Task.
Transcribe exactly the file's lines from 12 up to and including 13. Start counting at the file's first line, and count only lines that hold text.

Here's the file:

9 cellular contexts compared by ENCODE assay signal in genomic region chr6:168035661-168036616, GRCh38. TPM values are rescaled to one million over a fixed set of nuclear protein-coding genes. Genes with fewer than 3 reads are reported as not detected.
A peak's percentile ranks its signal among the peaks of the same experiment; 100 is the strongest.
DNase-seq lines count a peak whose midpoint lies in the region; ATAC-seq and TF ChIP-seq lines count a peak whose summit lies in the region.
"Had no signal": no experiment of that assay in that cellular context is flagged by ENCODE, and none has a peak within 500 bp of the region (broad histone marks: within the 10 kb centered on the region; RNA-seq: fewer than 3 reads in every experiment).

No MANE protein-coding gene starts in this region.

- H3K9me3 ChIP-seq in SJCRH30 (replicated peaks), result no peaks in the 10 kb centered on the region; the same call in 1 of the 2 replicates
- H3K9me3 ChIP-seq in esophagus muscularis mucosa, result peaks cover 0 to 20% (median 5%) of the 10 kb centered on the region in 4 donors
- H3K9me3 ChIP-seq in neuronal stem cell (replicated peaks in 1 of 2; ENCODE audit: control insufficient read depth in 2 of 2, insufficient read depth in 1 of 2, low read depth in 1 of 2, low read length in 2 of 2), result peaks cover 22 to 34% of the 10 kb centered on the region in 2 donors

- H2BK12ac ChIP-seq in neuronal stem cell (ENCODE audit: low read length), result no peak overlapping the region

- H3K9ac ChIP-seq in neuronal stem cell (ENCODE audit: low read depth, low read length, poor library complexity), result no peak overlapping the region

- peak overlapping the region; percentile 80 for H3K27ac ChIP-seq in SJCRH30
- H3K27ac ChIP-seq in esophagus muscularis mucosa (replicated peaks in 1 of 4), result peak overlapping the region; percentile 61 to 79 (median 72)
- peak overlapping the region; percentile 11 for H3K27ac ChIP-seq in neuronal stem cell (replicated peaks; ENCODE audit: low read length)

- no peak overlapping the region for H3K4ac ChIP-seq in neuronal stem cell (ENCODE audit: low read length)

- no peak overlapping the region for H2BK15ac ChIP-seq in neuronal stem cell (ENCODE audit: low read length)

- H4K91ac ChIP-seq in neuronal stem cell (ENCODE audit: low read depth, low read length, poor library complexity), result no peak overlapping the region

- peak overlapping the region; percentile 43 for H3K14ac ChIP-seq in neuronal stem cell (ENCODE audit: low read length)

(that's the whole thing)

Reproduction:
- H3K27ac ChIP-seq in esophagus muscularis mucosa (replicated peaks in 1 of 4), result peak overlapping the region; percentile 61 to 79 (median 72)
- peak overlapping the region; percentile 11 for H3K27ac ChIP-seq in neuronal stem cell (replicated peaks; ENCODE audit: low read length)